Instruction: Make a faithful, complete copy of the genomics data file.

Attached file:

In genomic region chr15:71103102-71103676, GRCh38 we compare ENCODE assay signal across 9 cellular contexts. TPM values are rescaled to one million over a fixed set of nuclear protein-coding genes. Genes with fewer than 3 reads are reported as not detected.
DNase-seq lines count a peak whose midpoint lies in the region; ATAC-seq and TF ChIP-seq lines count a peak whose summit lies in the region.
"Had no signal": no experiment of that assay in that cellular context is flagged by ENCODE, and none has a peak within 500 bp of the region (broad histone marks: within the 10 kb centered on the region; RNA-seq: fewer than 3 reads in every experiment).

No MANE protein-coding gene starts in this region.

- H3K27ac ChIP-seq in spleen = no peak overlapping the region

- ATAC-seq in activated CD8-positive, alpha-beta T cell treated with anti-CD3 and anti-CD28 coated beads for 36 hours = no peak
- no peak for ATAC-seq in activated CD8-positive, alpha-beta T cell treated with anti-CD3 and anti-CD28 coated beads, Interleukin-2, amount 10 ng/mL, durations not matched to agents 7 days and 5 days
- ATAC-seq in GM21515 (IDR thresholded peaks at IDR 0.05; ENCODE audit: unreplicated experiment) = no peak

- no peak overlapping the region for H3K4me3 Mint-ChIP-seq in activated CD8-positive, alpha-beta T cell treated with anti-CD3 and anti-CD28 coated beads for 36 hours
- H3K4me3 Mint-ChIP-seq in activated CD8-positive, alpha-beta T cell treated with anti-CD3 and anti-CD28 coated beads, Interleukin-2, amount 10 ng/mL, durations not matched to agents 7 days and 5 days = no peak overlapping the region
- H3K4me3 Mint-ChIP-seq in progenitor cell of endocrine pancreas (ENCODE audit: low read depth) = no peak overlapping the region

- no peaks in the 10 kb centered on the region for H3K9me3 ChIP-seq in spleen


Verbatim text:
In genomic region chr15:71103102-71103676, GRCh38 we compare ENCODE assay signal across 9 cellular contexts. TPM values are rescaled to one million over a fixed set of nuclear protein-coding genes. Genes with fewer than 3 reads are reported as not detected.
DNase-seq lines count a peak whose midpoint lies in the region; ATAC-seq and TF ChIP-seq lines count a peak whose summit lies in the region.
"Had no signal": no experiment of that assay in that cellular context is flagged by ENCODE, and none has a peak within 500 bp of the region (broad histone marks: within the 10 kb centered on the region; RNA-seq: fewer than 3 reads in every experiment).

No MANE protein-coding gene starts in this region.

- H3K27ac ChIP-seq in spleen = no peak overlapping the region

- ATAC-seq in activated CD8-positive, alpha-beta T cell treated with anti-CD3 and anti-CD28 coated beads for 36 hours = no peak
- no peak for ATAC-seq in activated CD8-positive, alpha-beta T cell treated with anti-CD3 and anti-CD28 coated beads, Interleukin-2, amount 10 ng/mL, durations not matched to agents 7 days and 5 days
- ATAC-seq in GM21515 (IDR thresholded peaks at IDR 0.05; ENCODE audit: unreplicated experiment) = no peak

- no peak overlapping the region for H3K4me3 Mint-ChIP-seq in activated CD8-positive, alpha-beta T cell treated with anti-CD3 and anti-CD28 coated beads for 36 hours
- H3K4me3 Mint-ChIP-seq in activated CD8-positive, alpha-beta T cell treated with anti-CD3 and anti-CD28 coated beads, Interleukin-2, amount 10 ng/mL, durations not matched to agents 7 days and 5 days = no peak overlapping the region
- H3K4me3 Mint-ChIP-seq in progenitor cell of endocrine pancreas (ENCODE audit: low read depth) = no peak overlapping the region

- no peaks in the 10 kb centered on the region for H3K9me3 ChIP-seq in spleen